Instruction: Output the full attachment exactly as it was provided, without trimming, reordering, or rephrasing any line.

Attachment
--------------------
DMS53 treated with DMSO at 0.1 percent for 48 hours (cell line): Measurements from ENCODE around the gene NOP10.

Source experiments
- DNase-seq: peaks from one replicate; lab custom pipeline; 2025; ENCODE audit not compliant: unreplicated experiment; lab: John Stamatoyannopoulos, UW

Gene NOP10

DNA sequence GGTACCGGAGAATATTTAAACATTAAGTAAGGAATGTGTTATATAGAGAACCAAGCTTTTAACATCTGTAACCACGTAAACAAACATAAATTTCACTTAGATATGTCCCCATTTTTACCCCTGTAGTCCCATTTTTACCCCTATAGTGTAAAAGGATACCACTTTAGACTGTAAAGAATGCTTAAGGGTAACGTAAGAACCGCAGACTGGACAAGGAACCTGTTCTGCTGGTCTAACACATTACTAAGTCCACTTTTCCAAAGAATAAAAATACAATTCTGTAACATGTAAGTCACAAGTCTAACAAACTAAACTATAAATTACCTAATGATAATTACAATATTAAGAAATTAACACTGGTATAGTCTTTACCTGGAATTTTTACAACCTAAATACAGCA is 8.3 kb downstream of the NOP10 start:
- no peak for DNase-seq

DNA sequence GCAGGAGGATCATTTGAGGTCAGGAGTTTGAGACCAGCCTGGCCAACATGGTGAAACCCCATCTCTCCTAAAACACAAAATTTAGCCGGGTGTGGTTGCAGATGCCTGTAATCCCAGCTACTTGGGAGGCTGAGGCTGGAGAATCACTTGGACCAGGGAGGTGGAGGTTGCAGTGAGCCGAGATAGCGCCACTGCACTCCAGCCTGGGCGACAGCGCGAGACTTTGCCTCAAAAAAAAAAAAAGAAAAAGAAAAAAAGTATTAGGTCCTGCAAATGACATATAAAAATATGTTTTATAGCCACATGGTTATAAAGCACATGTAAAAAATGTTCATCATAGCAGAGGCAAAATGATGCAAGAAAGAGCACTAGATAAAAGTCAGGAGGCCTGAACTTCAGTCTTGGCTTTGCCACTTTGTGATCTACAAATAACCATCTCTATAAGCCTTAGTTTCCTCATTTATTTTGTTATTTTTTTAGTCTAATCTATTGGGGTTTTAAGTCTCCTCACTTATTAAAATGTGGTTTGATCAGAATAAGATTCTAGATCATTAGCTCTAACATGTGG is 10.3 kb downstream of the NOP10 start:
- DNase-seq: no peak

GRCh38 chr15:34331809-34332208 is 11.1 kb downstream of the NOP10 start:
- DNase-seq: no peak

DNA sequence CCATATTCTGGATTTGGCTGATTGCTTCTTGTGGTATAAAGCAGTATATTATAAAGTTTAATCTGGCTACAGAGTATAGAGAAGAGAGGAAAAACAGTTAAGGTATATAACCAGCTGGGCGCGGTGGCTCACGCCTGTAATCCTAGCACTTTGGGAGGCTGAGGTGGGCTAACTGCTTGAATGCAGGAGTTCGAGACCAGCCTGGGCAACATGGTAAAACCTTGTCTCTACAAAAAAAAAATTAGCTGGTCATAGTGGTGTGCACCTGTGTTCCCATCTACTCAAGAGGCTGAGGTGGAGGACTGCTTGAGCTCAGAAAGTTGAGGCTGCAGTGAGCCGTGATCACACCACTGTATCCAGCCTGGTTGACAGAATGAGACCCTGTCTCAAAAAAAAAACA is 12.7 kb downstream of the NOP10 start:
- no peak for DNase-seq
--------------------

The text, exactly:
DMS53 treated with DMSO at 0.1 percent for 48 hours (cell line): Measurements from ENCODE around the gene NOP10.

Source experiments
- DNase-seq: peaks from one replicate; lab custom pipeline; 2025; ENCODE audit not compliant: unreplicated experiment; lab: John Stamatoyannopoulos, UW

Gene NOP10

DNA sequence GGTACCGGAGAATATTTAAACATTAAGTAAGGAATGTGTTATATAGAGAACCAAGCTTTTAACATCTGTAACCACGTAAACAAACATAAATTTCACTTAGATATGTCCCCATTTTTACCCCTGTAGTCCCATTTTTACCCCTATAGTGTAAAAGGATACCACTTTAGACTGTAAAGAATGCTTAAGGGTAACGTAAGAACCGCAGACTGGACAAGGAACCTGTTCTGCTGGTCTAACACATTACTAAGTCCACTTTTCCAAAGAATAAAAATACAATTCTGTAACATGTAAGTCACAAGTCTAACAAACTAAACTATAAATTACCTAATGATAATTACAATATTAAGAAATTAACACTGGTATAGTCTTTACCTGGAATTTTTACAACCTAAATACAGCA is 8.3 kb downstream of the NOP10 start:
- no peak for DNase-seq

DNA sequence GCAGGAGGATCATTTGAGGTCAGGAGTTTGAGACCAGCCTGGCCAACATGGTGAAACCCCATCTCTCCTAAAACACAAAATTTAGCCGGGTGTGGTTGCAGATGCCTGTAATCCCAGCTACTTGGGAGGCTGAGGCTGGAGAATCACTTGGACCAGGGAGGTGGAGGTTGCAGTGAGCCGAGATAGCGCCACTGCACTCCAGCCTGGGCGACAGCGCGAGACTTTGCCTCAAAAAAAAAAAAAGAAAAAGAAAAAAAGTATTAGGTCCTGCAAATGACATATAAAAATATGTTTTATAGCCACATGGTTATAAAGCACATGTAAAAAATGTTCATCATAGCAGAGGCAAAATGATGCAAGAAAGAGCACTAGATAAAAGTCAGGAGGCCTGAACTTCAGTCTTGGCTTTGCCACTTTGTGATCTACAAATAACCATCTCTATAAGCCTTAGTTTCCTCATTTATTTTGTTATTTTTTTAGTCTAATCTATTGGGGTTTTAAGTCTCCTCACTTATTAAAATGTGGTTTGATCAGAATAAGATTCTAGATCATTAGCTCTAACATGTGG is 10.3 kb downstream of the NOP10 start:
- DNase-seq: no peak

GRCh38 chr15:34331809-34332208 is 11.1 kb downstream of the NOP10 start:
- DNase-seq: no peak

DNA sequence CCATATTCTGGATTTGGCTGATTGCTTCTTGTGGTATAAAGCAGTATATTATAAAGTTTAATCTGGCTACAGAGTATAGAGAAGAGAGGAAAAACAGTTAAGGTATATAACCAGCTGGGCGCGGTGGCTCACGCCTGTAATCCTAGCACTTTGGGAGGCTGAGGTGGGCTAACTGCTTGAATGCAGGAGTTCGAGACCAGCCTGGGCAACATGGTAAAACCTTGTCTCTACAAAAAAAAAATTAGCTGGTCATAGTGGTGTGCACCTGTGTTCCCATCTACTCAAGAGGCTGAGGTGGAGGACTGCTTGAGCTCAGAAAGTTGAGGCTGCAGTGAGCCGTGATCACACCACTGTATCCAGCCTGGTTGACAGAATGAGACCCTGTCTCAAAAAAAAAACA is 12.7 kb downstream of the NOP10 start:
- no peak for DNase-seq